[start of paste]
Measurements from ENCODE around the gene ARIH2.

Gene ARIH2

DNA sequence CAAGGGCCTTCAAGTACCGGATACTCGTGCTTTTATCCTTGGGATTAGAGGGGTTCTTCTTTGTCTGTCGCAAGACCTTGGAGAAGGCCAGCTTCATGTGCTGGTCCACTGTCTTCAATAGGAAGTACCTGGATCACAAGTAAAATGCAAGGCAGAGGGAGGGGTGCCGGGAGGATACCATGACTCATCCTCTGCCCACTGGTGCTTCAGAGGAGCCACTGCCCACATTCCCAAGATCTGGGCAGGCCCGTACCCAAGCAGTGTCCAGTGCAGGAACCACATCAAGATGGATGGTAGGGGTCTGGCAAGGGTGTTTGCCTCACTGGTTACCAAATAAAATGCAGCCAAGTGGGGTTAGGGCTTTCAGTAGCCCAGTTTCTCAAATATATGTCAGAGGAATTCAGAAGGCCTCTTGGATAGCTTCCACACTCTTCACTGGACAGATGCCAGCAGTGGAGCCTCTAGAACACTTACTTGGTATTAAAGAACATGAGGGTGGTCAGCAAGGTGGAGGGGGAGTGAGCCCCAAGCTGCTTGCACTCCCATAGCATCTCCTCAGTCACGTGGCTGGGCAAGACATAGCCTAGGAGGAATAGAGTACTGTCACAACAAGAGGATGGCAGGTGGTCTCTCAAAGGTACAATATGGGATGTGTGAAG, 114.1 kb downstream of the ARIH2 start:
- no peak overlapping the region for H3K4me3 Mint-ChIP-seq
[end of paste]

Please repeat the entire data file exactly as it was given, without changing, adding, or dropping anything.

Measurements from ENCODE around the gene ARIH2.

Gene ARIH2

DNA sequence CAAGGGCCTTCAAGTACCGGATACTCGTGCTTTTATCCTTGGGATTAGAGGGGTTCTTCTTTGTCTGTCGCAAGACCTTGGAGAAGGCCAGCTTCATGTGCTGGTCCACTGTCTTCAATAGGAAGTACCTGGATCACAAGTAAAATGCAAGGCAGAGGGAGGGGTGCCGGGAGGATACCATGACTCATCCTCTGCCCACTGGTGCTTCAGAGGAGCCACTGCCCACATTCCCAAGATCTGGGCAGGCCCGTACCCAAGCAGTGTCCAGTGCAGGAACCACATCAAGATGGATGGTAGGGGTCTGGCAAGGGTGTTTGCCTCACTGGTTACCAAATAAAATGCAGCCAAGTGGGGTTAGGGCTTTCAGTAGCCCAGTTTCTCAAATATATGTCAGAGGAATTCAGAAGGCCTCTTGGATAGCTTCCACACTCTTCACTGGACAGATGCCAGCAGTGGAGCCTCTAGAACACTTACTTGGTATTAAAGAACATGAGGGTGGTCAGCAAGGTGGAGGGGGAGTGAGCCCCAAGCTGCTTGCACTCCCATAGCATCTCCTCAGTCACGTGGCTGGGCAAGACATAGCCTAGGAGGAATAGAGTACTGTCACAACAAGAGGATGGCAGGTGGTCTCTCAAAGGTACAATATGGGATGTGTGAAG, 114.1 kb downstream of the ARIH2 start:
- no peak overlapping the region for H3K4me3 Mint-ChIP-seq